Through his Ph.D research in values-driven leadership, Colonel Joe Ricciardi defined love as “intimacy, passion, and commitment” stating that, “intimacy rules [all 3] because if you've invested the time, emotion, and positive energy into building an intimate relationship with your team, you will have demonstrated commitment and your passion will shine through."
Leading with love can look like this:
- Being empathetic and caring about your team members individually
Intentionally learning what inspires and empowers each team member.
- Understanding their challenges and accommodating to their needs
Encouraging them to become the best version of themselves.
- Mindfully communicating with transparency and openness, even (and especially) when the conversation is a difficult one.
- Seeing the human before the employee; displaying people-centric leadership in a human-to-human workplace.
Gartner’s report defined human-centric leadership as leading with authenticity, empathy, and adaptivity, highlighting that these traits are among the key qualities of great leaders. Couple that with love at the heart of your leadership and you’re sure to cultivate a strong and successful team.
Create a feedback-first culture
The path of communication between leaders and their teams is a vital element to maintaining a healthy work culture that thrives. Learning good communications skills that reflect openness and transparency should be a core leadership priority that can inspire your team to respond with the same qualities.
In an ideal workforce with a strong culture of trust, feedback goes both ways. Leaders deliver both: praise and acknowledgement for a job well done, and constructive criticism when there’s room for improvement. Employees feel safe enough to share their honest feedback in return; however, managers should make it a point to specifically request feedback, because employees might hesitate to share if unsolicited.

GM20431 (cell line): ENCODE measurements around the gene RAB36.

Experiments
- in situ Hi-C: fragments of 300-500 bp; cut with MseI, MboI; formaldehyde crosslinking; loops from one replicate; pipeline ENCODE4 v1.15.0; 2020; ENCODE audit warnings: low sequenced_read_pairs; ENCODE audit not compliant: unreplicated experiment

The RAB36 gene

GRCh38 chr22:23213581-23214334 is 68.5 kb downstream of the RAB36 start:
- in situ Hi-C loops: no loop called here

Here are a few reasons why establishing a feedback-first culture is imperative to your success as a leader:
- Acknowledgement and validation will motivate your employees to keep going and aim higher.
- Constructive criticism—when communicated thoughtfully and followed by suggested solutions—will make them aware of areas that need improvement, which is another motivating factor for their self-development.
- Recognition and gratitude will make them feel seen and appreciated for their efforts, and this not only builds self-esteem but also reflects what leading with love can look like.
- Feedback can also help you become a better leader, and highlight areas within and about yourself—both positive and negative—that you might have not otherwise seen, which is always the first step to self-improvement.
We can all agree that the future of work appears to be evolving at a speed that can catch us off-guard, especially if we’re not making friends with change. What this means is that keeping an open mind and choosing fluidity can help us better ride the waves of change and adapt with less resistance.
As a leader in today’s world, what steps are you taking to be more welcoming toward the future of work? By having such an influential role, you’ve earned yourself a position of great responsibility, so pat yourself on the back, get out there, and don’t be afraid to prioritize the human element!